GOOD FOR: Stylish design, build quality, performance
LOOK OUT FOR: Tyre-wear, faulty ABS sensor
Since its introduction in India over five years ago, the A-class has been one of the most stylish and premium hatchbacks in the market. Launched at Rs 22.73 lakh in 2013, it found only a handful of buyers as most shrugged-off the thought of paying upwards of Rs 20 lakh fora hatchback, never mind the three-pointed star. Being brought in as a CBU (Completely Built Unit) was the prime reason for its high sticker price.
Don't think of it as a practical hatch. It is more about style and performance.
The A-class came with 2.2-litre diesel and 1.6-litre petrol engine options, both paired to a 7-speed dual-clutch automatic gearbox. In its five-year stint, it stayed relatively similar to the car first launched, with the only major update in 2015 being a power upgrade to the 2.2-litre diesel motor that saw its power go up to 136hp, from the earlier car’s 108hp. During this time, the model’s nomenclature also changed from the A180 to the A200. The rest were smaller updates and equipment changes like new 16-inch alloys, all-black instrument dials and soft-leather steering. As far as equipment goes, top-end models got a reversing camera, Bluetooth telephony and audio, USB, electric adjust for both front seats, a panoramic sunroof and six airbags.
Though both petrol and diesel powerplants were on sale, you’ll have to look long and hard for the petrol, as it was the diesel A-class that was more popular.
The early models start at a low Rs 13 lakh. The prices can easily be negotiated further due to the lack of demand for the car. A good example with under 25,000km will set you back Rs 14 lakh, which you could consider a good deal after bearing in mind that the car still looks modern and also, of course, the brand value that comes with it.
Dashboard looks funky and fresh; build quality is excellent.
You do have to pay close attention to the condition though, as examples with some problems do exist and spare parts and servicing costs are high. A lot of owners complained about premature tyre-wear and some even about tyre-bursts. At first it seemed like a rim issue as the 17-inchers don’t allow for high-profile tyres, but customers who replaced the stock Continentals for other brands haven’t faced the problem since. So if the car you’re looking at is on Continentals, check the condition and wear on the tyre; better yet, try and get them changed. Another issue is the tyre sensor or rpm sensor failing; check if the ABS light is glowing in the instrument cluster. Replacing the tyre sensors will cost you Rs 10,000-12,000 each. Lastly, Mercedes had recalled all A-class cars to fix a faulty steering column, so make sure the car you consider has already had this rectified or you’ll have to get it done yourself later.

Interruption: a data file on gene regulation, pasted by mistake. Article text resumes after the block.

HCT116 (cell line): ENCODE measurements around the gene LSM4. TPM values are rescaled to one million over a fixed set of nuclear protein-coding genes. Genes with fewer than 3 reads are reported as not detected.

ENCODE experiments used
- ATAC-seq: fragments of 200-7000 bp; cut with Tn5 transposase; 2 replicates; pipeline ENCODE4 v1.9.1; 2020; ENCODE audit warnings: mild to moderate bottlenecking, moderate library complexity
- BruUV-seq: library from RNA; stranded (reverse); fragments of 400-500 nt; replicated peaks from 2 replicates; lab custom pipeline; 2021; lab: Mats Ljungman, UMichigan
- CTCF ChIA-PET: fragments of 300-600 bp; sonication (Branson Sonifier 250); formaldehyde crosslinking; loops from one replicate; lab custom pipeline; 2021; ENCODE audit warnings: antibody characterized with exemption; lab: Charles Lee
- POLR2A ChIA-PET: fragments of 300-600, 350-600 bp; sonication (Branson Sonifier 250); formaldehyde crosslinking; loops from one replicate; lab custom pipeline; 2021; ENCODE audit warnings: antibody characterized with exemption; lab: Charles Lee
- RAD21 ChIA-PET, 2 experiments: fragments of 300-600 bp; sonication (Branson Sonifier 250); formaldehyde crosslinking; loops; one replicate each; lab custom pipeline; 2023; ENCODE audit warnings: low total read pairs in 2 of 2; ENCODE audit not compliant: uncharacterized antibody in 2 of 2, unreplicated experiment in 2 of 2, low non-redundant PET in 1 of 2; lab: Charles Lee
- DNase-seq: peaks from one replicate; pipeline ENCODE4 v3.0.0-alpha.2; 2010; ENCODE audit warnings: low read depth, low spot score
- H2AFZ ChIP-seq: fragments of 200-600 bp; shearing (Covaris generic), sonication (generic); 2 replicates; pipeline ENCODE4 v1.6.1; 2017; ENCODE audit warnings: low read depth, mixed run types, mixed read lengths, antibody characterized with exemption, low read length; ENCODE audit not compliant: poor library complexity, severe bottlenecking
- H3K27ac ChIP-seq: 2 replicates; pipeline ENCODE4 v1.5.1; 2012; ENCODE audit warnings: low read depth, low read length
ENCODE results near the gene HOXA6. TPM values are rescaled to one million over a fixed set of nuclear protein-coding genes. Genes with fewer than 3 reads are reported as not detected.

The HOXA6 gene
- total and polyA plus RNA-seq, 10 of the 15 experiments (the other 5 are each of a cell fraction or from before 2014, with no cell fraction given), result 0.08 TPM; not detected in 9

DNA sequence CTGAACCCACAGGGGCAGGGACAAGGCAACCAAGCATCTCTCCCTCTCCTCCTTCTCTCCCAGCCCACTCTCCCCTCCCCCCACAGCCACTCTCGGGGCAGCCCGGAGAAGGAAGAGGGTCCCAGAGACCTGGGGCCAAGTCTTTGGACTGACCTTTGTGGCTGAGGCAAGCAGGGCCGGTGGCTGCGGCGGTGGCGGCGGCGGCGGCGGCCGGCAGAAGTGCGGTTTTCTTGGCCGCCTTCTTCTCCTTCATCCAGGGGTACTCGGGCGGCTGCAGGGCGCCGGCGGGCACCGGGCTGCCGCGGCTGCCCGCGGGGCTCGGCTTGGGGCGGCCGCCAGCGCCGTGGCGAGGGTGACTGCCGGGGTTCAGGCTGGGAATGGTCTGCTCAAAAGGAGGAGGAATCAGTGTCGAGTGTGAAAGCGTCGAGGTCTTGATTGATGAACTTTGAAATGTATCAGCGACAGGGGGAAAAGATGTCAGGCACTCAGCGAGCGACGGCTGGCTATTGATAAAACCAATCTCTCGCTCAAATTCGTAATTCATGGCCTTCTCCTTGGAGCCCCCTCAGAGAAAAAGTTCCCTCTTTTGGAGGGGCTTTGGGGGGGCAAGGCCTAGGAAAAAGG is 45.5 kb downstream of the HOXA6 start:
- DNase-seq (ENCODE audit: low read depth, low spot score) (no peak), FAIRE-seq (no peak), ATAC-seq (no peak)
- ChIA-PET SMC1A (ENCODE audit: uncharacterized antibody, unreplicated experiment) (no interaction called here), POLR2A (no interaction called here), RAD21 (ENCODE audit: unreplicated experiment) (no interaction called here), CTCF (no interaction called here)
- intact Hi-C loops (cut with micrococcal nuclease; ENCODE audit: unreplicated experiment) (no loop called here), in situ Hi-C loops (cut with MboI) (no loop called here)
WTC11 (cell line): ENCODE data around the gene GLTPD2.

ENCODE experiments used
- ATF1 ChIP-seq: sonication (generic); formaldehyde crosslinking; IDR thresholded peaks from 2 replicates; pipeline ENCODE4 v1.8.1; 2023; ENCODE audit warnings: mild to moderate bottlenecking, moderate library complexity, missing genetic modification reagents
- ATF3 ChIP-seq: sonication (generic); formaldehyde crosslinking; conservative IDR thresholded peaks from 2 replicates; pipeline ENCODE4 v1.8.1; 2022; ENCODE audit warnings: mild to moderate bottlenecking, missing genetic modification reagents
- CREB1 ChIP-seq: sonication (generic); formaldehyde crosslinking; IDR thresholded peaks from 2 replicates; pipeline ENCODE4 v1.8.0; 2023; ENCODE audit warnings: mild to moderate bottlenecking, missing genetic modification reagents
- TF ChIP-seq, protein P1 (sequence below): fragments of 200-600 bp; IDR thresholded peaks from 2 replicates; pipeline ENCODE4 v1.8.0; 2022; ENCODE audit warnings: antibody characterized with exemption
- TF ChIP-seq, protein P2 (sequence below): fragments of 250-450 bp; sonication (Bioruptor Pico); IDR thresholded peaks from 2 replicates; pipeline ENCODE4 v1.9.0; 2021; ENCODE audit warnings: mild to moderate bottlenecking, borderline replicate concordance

When looking for a car, try and scout models from owners as they tend to be in better condition than ones from third-party dealers. You can also check the Mercedes Pre-owned showrooms if you have one in your city. They will command a higher price, but you will definitely get a car in better shape, and with no legal issues, either.
HOW TO GET ONE IN YOUR GARAGE
Buyer beware …
Check if the car in question has the ABS light illuminated on the instrument panel. The tyre sensor failing is a common issue, especially in cities with heavy rains.
Stock Continental tyres wear prematurely with the 17-inch wheels. Check the wheels and tyres thoroughly for any bulging or cracks. Tyres and wheels for the Merc are expensive.
Models manufactured between 2014 and 2017 had been recalled to fix a steering column issue, where a faulty switch module would trigger the driver airbag without obvious cause. The fix is free of cost and it is highly recommended that you get it done, if its not already taken care of.
Also worth knowing
The Mercedes A-class at Rs 15 lakh sounds tempting, but before you set out to buy one, do bear in mind the maintenance costs and spare-part prices. Being a premium hatchback, these are higher than usual.
How much to spend
Rs 14 to 16 lakh
The A-class is still on sale, so asking prices in the used car market are high. That being said, since it is not one of the most practical cars, the demand is on the lower side, which gives you a bargaining chip. Also, look for models being sold by their owners as they tend to maintain the cars better than dealers. You can also check Mercedes-Benz Certified Pre-owned showrooms, although their cars will be slightly pricier.